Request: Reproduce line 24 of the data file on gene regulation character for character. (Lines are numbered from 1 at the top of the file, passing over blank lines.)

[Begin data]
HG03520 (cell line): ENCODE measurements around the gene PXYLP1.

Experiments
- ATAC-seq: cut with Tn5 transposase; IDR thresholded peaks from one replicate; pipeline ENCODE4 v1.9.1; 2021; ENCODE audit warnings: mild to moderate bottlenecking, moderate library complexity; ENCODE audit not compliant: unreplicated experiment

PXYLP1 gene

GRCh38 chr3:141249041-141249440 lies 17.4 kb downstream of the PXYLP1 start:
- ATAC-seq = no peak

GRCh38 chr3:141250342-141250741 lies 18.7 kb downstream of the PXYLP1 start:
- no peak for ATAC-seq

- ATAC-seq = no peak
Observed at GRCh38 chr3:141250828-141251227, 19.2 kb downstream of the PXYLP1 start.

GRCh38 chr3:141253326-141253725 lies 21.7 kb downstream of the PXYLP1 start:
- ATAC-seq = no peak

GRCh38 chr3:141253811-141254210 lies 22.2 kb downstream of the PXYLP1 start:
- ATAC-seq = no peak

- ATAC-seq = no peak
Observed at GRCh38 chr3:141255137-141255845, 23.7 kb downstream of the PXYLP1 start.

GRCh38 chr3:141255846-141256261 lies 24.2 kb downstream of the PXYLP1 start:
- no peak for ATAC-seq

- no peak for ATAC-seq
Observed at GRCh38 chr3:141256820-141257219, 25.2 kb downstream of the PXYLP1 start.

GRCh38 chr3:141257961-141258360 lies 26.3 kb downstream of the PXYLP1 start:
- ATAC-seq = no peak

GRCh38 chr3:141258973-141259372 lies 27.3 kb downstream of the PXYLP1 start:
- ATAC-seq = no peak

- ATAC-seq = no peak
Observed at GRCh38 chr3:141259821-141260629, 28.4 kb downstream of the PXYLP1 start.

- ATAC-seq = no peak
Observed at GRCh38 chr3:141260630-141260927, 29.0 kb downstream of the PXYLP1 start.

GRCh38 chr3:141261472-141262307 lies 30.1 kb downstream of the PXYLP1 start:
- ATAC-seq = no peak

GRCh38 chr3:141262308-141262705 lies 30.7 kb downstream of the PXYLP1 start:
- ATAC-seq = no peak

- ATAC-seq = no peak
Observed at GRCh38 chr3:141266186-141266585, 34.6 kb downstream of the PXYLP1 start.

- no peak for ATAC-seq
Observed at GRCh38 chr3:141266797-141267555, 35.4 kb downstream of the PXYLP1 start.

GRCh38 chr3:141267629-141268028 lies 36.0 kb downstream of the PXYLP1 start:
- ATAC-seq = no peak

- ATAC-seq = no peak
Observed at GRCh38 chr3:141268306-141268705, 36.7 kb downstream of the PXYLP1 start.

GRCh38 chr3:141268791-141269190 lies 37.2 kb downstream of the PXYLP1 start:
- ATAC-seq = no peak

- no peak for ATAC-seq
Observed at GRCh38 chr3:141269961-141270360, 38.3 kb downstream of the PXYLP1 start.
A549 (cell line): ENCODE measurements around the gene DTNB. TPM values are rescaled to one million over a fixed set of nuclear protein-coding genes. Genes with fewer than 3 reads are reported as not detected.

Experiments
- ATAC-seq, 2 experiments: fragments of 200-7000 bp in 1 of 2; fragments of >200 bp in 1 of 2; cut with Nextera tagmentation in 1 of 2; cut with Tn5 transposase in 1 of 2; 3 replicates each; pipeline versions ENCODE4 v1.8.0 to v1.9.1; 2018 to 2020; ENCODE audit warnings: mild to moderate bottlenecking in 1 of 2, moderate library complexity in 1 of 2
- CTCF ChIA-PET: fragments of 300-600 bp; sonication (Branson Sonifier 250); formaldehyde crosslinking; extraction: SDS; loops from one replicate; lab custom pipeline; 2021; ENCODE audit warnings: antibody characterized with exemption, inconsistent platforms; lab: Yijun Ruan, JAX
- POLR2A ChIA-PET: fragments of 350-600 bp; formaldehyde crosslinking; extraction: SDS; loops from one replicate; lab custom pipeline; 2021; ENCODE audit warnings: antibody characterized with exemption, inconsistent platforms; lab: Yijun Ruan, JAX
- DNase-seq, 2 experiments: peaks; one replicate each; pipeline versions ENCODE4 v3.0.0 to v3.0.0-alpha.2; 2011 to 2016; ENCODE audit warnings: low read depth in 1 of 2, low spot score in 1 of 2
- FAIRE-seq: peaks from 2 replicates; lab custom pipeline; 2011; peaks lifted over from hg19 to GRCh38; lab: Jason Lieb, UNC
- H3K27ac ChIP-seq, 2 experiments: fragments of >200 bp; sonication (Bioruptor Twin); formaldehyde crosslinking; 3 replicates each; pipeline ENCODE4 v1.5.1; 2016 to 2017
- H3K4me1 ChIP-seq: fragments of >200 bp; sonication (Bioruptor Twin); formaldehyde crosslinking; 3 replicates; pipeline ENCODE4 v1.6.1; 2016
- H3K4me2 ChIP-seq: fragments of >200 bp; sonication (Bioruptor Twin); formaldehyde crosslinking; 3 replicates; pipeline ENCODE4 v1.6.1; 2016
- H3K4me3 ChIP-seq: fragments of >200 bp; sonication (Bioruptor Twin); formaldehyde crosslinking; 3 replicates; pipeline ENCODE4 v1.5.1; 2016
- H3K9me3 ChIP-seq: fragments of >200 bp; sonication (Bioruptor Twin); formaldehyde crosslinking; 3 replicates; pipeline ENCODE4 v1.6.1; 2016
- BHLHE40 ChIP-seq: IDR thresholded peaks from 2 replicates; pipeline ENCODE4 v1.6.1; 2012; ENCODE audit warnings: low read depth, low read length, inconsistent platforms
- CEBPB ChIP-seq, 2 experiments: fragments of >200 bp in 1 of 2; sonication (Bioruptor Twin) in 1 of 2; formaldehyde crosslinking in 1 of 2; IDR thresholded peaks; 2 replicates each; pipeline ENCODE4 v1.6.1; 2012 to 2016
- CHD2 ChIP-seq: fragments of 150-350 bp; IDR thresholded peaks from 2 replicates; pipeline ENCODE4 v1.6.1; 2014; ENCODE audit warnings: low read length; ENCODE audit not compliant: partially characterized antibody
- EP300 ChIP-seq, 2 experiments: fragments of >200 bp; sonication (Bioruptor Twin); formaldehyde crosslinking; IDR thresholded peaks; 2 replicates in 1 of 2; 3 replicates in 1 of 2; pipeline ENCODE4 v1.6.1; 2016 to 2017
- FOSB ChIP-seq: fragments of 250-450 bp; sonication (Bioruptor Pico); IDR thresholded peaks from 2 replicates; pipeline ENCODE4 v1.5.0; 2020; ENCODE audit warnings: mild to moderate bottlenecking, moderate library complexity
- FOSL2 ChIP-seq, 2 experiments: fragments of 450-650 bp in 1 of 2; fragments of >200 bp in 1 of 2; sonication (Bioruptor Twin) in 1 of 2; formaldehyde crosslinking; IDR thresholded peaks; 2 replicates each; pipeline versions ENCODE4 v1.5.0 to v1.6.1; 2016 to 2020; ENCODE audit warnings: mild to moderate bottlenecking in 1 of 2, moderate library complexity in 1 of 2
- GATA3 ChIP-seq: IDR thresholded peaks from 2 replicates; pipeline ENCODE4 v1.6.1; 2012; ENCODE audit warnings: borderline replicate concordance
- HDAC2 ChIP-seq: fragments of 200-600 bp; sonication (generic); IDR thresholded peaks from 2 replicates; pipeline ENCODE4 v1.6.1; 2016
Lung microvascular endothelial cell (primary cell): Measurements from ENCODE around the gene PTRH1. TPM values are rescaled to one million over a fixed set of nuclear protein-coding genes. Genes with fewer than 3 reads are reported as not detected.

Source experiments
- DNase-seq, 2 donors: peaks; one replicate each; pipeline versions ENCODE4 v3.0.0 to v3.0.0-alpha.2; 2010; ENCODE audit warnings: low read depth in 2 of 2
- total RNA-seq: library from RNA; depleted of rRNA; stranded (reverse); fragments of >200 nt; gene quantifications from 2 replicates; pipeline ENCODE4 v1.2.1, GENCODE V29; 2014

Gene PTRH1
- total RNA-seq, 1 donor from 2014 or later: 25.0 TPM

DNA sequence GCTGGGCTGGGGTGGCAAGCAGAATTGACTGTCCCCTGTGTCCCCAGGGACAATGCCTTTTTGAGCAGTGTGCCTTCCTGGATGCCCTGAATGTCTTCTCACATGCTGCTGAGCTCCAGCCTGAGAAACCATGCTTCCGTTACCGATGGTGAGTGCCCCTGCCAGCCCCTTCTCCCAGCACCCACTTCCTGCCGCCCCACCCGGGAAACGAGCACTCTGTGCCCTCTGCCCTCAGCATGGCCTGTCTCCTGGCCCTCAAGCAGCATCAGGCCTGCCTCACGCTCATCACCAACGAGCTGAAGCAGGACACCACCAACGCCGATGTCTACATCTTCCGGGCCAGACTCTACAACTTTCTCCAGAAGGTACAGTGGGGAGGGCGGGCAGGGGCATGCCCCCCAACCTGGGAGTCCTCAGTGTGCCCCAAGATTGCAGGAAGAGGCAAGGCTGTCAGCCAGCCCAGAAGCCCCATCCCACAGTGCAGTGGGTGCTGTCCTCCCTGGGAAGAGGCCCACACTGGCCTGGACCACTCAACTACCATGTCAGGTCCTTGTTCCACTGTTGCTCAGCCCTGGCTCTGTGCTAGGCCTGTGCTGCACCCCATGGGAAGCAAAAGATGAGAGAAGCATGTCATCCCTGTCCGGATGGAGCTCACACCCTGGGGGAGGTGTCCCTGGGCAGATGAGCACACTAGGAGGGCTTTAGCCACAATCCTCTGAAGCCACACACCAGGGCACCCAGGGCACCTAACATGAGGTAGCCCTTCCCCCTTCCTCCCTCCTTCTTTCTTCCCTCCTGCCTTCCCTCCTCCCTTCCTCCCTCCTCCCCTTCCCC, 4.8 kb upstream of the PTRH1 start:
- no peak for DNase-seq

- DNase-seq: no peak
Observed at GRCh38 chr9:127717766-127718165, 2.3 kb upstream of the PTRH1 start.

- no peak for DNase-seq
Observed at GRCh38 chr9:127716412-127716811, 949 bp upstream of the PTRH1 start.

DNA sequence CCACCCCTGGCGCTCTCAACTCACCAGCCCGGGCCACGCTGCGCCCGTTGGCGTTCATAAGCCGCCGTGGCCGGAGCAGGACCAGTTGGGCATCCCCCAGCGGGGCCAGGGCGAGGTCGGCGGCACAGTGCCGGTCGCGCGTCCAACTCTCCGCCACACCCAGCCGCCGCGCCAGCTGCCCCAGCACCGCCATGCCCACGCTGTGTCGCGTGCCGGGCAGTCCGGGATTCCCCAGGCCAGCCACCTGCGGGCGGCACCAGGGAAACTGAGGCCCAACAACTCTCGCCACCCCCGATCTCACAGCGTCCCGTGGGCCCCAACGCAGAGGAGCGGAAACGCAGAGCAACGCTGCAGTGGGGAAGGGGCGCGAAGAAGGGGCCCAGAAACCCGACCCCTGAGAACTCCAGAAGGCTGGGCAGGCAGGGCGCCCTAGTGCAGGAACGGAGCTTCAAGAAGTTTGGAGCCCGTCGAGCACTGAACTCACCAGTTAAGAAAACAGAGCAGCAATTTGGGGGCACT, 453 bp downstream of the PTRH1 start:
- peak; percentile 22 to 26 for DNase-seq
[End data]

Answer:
- ATAC-seq = no peak